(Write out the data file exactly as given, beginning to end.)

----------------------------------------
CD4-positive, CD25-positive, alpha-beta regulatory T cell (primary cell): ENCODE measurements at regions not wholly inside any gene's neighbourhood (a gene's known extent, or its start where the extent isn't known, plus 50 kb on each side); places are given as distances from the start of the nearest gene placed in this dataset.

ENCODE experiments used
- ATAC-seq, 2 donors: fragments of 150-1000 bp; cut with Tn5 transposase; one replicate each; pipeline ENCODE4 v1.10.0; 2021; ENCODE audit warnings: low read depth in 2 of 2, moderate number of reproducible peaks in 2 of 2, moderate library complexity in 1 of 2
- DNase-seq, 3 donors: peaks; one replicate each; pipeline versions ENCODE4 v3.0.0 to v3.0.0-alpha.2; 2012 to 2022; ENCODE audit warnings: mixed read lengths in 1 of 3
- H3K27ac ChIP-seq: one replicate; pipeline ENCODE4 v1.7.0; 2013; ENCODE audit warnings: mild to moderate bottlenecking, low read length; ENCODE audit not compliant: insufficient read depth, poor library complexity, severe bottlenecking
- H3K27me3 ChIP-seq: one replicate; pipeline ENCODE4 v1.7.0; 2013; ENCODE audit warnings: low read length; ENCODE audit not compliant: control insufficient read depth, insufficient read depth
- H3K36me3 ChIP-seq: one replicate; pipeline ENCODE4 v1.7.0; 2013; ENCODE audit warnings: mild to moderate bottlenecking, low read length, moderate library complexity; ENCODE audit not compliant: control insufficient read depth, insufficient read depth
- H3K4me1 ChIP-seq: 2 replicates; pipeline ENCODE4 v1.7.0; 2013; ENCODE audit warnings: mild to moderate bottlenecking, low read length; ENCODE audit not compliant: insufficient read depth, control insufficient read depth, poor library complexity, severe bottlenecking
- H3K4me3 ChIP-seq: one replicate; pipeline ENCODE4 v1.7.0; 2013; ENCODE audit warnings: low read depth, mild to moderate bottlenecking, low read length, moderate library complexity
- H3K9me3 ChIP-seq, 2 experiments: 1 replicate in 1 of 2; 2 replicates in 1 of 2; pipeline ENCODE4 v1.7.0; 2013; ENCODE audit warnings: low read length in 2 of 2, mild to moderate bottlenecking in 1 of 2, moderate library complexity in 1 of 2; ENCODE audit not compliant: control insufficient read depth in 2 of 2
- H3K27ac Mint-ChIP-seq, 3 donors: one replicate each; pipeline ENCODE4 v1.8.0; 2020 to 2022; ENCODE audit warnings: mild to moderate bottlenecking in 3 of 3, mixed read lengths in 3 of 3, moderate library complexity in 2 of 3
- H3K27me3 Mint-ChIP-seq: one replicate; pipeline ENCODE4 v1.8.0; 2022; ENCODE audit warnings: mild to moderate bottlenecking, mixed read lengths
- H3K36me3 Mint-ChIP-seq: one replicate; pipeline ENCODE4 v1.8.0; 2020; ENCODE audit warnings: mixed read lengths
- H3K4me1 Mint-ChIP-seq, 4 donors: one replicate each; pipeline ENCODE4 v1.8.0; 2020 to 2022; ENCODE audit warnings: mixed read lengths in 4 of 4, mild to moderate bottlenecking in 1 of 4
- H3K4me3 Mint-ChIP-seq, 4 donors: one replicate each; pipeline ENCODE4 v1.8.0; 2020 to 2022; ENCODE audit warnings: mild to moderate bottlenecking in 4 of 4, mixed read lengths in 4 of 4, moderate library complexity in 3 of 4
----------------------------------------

CD4-positive, CD25-positive, alpha-beta regulatory T cell (primary cell): ENCODE measurements at regions not wholly inside any gene's neighbourhood (a gene's known extent, or its start where the extent isn't known, plus 50 kb on each side); places are given as distances from the start of the nearest gene placed in this dataset.

ENCODE experiments used
- ATAC-seq, 2 donors: fragments of 150-1000 bp; cut with Tn5 transposase; one replicate each; pipeline ENCODE4 v1.10.0; 2021; ENCODE audit warnings: low read depth in 2 of 2, moderate number of reproducible peaks in 2 of 2, moderate library complexity in 1 of 2
- DNase-seq, 3 donors: peaks; one replicate each; pipeline versions ENCODE4 v3.0.0 to v3.0.0-alpha.2; 2012 to 2022; ENCODE audit warnings: mixed read lengths in 1 of 3
- H3K27ac ChIP-seq: one replicate; pipeline ENCODE4 v1.7.0; 2013; ENCODE audit warnings: mild to moderate bottlenecking, low read length; ENCODE audit not compliant: insufficient read depth, poor library complexity, severe bottlenecking
- H3K27me3 ChIP-seq: one replicate; pipeline ENCODE4 v1.7.0; 2013; ENCODE audit warnings: low read length; ENCODE audit not compliant: control insufficient read depth, insufficient read depth
- H3K36me3 ChIP-seq: one replicate; pipeline ENCODE4 v1.7.0; 2013; ENCODE audit warnings: mild to moderate bottlenecking, low read length, moderate library complexity; ENCODE audit not compliant: control insufficient read depth, insufficient read depth
- H3K4me1 ChIP-seq: 2 replicates; pipeline ENCODE4 v1.7.0; 2013; ENCODE audit warnings: mild to moderate bottlenecking, low read length; ENCODE audit not compliant: insufficient read depth, control insufficient read depth, poor library complexity, severe bottlenecking
- H3K4me3 ChIP-seq: one replicate; pipeline ENCODE4 v1.7.0; 2013; ENCODE audit warnings: low read depth, mild to moderate bottlenecking, low read length, moderate library complexity
- H3K9me3 ChIP-seq, 2 experiments: 1 replicate in 1 of 2; 2 replicates in 1 of 2; pipeline ENCODE4 v1.7.0; 2013; ENCODE audit warnings: low read length in 2 of 2, mild to moderate bottlenecking in 1 of 2, moderate library complexity in 1 of 2; ENCODE audit not compliant: control insufficient read depth in 2 of 2
- H3K27ac Mint-ChIP-seq, 3 donors: one replicate each; pipeline ENCODE4 v1.8.0; 2020 to 2022; ENCODE audit warnings: mild to moderate bottlenecking in 3 of 3, mixed read lengths in 3 of 3, moderate library complexity in 2 of 3
- H3K27me3 Mint-ChIP-seq: one replicate; pipeline ENCODE4 v1.8.0; 2022; ENCODE audit warnings: mild to moderate bottlenecking, mixed read lengths
- H3K36me3 Mint-ChIP-seq: one replicate; pipeline ENCODE4 v1.8.0; 2020; ENCODE audit warnings: mixed read lengths
- H3K4me1 Mint-ChIP-seq, 4 donors: one replicate each; pipeline ENCODE4 v1.8.0; 2020 to 2022; ENCODE audit warnings: mixed read lengths in 4 of 4, mild to moderate bottlenecking in 1 of 4
- H3K4me3 Mint-ChIP-seq, 4 donors: one replicate each; pipeline ENCODE4 v1.8.0; 2020 to 2022; ENCODE audit warnings: mild to moderate bottlenecking in 4 of 4, mixed read lengths in 4 of 4, moderate library complexity in 3 of 4